There were 125 sales of the Bentley Continental Flying Spur in the UK last year – and nearly 10 times that number in China. With this new version, Bentley is hoping for even more export success, which is why we were flown all the way to Beijing to test it.
Although every exterior panel is new, the Continental Flying Spur still shares its predecessor's mechanical underpinnings – and it's 6.0-litre twin-turbocharged W12 engine. But the Flying Spur is faster, lighter, more economical – and vastly better looking than before, with a new front end to distinguish it from its Continental GT sister and a new muscular shoulder line at the back.
Power has risen from 552bhp to 616bhp, giving the Flying Spur the combination of a 4.3-sec 0-60mph time and a claimed 200mph top speed. That means it's the fastest four-door that Bentley has ever produced, and there's the near-certainty of an even quicker ‘Speed' version to follow later.
Buyers looking for Bentley's new 4.0-litre V8 engine, as seen in the Continental GT and GTC will have to wait. We're told it will be ‘at least a year' before it makes an appearance.
As before, the 6.0-litre W12 is a remarkable engine, albeit one that only those with the very deepest pockets will be able to run. Performance is every bit as brutal as the official figures suggest, with the engine's enormous 800 Nm of torque (available from just 2000 rpm) giving it enormous straight-line urge. It has four-wheel drive and a new eight-speed automatic gearbox, which works well when left to its own devices, but suffers from an irritating delay when you try to change gears using the paddles behind the steering wheel.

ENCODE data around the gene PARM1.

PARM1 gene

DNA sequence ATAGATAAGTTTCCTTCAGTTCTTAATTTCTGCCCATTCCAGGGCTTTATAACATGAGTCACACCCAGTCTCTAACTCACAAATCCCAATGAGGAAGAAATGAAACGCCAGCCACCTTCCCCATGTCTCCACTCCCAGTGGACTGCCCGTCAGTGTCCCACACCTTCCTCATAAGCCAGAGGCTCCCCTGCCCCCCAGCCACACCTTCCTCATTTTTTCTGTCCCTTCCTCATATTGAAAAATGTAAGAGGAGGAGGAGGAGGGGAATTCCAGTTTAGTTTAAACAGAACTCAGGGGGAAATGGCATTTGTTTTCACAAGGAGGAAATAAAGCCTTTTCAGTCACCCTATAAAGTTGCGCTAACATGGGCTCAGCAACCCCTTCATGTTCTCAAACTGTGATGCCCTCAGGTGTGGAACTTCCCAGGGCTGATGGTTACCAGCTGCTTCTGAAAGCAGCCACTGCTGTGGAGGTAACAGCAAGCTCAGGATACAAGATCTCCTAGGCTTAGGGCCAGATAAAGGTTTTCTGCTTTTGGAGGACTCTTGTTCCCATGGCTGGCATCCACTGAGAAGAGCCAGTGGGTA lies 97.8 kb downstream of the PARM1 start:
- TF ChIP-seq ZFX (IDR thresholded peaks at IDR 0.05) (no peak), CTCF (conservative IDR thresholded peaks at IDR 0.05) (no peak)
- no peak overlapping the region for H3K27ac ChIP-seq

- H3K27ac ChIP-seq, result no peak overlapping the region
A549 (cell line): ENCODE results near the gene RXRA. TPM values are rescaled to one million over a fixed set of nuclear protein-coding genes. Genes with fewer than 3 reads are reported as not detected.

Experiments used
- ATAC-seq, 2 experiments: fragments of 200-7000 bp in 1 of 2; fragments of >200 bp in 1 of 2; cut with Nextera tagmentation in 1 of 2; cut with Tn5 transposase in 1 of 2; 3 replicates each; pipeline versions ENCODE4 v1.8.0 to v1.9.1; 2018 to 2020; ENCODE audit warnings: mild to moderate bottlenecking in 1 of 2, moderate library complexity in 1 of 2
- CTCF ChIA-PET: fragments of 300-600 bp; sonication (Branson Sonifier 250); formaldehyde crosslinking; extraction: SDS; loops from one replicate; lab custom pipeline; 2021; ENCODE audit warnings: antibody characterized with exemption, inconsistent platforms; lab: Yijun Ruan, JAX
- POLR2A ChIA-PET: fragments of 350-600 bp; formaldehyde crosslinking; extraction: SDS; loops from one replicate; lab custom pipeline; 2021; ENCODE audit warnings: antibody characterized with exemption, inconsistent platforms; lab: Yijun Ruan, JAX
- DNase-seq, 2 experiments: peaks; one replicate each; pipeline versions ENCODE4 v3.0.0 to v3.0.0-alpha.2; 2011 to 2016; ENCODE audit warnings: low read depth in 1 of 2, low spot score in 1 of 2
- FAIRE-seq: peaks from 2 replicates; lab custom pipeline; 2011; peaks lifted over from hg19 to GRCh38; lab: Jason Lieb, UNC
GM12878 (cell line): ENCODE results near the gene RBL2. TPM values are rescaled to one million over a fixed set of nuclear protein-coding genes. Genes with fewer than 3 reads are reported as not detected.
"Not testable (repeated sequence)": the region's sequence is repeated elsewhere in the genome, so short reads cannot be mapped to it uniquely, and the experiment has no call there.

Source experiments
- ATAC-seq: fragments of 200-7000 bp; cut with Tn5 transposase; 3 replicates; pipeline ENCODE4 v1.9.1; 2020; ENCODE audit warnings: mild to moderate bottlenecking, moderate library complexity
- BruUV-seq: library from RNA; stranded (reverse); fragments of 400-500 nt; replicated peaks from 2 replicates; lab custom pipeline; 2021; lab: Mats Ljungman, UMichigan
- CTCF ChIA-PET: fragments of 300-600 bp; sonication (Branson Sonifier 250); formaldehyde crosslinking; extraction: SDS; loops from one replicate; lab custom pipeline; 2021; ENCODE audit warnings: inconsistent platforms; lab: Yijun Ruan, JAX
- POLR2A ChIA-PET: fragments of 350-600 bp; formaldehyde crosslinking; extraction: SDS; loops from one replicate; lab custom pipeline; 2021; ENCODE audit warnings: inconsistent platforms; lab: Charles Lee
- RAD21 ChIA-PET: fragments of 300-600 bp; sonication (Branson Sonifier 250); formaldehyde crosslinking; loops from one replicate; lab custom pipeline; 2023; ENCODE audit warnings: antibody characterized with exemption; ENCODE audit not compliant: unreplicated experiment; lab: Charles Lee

Bentley has engineered a new full-length acoustic shield that sits under the Flying Spur's floor to cut down on road noise. The company claims the Spur is now one of the quietest cars in the world at cruising speeds, and it was whisper quiet at a fast motorway pace. But this near-silence demonstrates the engine's lack of a compelling soundtrack, the W12 lacking the aural fire of the new V8.
Suspension settings have been changed substantially, with the new Flying Spur's set-up far more pliant than the original. Springs, bushes and anti-roll bars are all softer, while the active electronically controlled dampers are now quicker to react, and capable of becoming stiffer when called upon to control the chassis. Having experienced the car on China's often-horrendous road surfaces it's easy to see why the decision was made, our test car never lost its composure, despite wearing optional 21-inch wheels (19-inch are standard).
You'd expect the softer settings to take the dynamic edge off the driving experience, but the new Flying Spur doesn't feel any less sharp than the original. You're never in any doubt as to the car's considerable size and bulk – despite a 50kg weight saving over the old version, it still tips the scales at a sizeable 2475kg. But grip levels are good and, although ultimately the Spur's front end runs wide, it can be hustled along a twisty road at an impressive pace. It's happiest when cruising, though.
Perhaps the biggest question posed by the new Spur is why Bentley didn't treat the Continental and GTC to a similarly comprehensive makeover when it refreshed them last year. Next to it, its two-door siblings look a bit old-fashioned.